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Feb. 28, 2019, 9:26 a.m.

Your favorite way to get around The New York Times paywall might be about to go away

Publishers are increasingly blocking those who use incognito mode to sneak around their paywalls. But browser makers may have the last laugh.

As long as The New York Times has had a metered paywall — it’s coming up on eight years! — people have been trying to sneak around it. While the paper has since had huge success getting millions of people to pay for digital news, it didn’t take long for people to realize that there was a pretty easy way to bypass it. (Innocent children unaware of this method: Cover your eyes and go play on TikTok or something.)

Switching your web browser to incognito mode — that’s Chrome’s name for it; it’s Private Browsing in Safari and Firefox — temporarily blocks a site’s ability to read or write cookies on your device, and cookies are most typically how a subscription site knows whether you’re a paying customer or not. If you put all of your content behind a hard paywall — always requiring a login to get access — incognito mode isn’t a big worry. But if you have a metered paywall — where the same content is freely available in some circumstances but not in others — incognito mode essentially resets the meter every time.

For all manner of paywall avoiders — tapped-out college students, information-wants-to-be-free ideologues, people who just need that one story — incognito mode has been a godsend.

Even former editors-in-chief of Wired are into it! (I’d say Chris Anderson — a former journalist and current CEO of a drone company — should just pay up. But he did write a book called Free: The Future of a Radical Price, after all. Available now, $9.99 for Kindle.)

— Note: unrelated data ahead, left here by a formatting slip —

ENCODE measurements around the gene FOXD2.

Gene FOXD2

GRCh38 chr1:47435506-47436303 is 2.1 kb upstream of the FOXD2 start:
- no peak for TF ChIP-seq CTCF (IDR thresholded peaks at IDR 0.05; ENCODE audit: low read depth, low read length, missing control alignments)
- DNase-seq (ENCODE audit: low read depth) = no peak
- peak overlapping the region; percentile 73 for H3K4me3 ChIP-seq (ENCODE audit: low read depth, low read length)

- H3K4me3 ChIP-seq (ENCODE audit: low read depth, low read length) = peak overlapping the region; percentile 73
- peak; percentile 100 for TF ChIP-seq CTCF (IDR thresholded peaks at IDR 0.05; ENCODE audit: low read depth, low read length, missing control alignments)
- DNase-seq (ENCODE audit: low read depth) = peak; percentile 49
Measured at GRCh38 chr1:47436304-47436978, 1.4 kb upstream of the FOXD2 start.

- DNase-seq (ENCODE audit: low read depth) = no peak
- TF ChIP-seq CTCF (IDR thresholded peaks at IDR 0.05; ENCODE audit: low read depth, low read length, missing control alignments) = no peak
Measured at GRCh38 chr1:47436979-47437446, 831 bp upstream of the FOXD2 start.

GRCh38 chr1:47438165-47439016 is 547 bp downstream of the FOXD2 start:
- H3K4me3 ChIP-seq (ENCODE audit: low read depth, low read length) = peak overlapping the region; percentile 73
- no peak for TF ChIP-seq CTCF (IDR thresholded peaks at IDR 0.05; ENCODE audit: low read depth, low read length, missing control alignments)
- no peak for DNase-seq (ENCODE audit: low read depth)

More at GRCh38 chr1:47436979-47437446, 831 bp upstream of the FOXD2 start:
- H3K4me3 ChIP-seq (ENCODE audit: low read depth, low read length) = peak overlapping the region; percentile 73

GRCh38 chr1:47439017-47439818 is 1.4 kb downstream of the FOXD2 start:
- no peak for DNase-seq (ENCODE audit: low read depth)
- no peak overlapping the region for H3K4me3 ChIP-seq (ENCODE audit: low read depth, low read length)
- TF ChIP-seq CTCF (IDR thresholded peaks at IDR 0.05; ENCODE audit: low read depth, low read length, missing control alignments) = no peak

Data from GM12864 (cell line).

But in the past few days, a few people have noticed that the old trick may be on its last legs. I first noticed when Andréa López tweeted about it:

But she’s not alone.

While I am, of course, an upstanding member of proper society and a Times subscriber in good standing, I was able to duplicate what these folks are seeing in Safari on my Mac — the first couple of grafs of a story fading into the digital equivalent of “we’re on to you and your schemes, bub”:

But while I was able to trigger it, not everyone in the office was, which made me suspect it’s an internal test the Times was running, affecting some visitors but not all. I reached out to the Times, and a spokesperson confirmed it — it’s a test, not a permanently implemented change. (For now, at least.)

The Times would not be the first publisher to make this change. The first I noticed, almost two years ago, was The Boston Globe, but today the Los Angeles Times, The Dallas Morning News, and others send a similar message to private browsers.

This sort of move is in line with a general trend toward tighter paywalls. The Times paywall debuted in 2011 with 20 free articles a month; that number’s now 5. It’s now not uncommon for a local or metro paper to allow only 1 or 2 free articles before the paywall goes up. There are a number of reasons, but the biggest are much lower expectations for what digital advertising can produce and the desire to push as many people as possible toward digital subscriptions, the bedrock of the new newspaper business model.

There is one way the timing is odd, though. In order to treat incognito browsers differently, a website needs to be able to determine that they’re incognito browsers. Earlier this month, it came out that Google Chrome, the web’s most popular browser, was working to prevent sites from doing just that. Code that blinds servers to private browsing has already been added to the current Canary version of Chrome (a version used for early developer testing). New features in Canary, if all goes well, typically roll out to the standard Google Chrome in three or four months — so this sort of tactic will likely break by summer in the browser that currently has 63 percent market share.

By the way, I tested this out: Running the current Google Chrome Canary (74.0.3718.0) and turning on the internal setting for the change (#enable-filesystem-in-incognito in chrome://flags) meant the Times suddenly lost its ability to detect incognito mode.

So this particular game of cat-and-mouse may end up getting a reboot soon. I’m reminded that, in the cartoons, Tom never actually got to eat Jerry — they just chased and chased and chased.

Joshua Benton is the senior writer and former director of Nieman Lab. You can reach him via email ( or Twitter DM (@jbenton).
POSTED     Feb. 28, 2019, 9:26 a.m.
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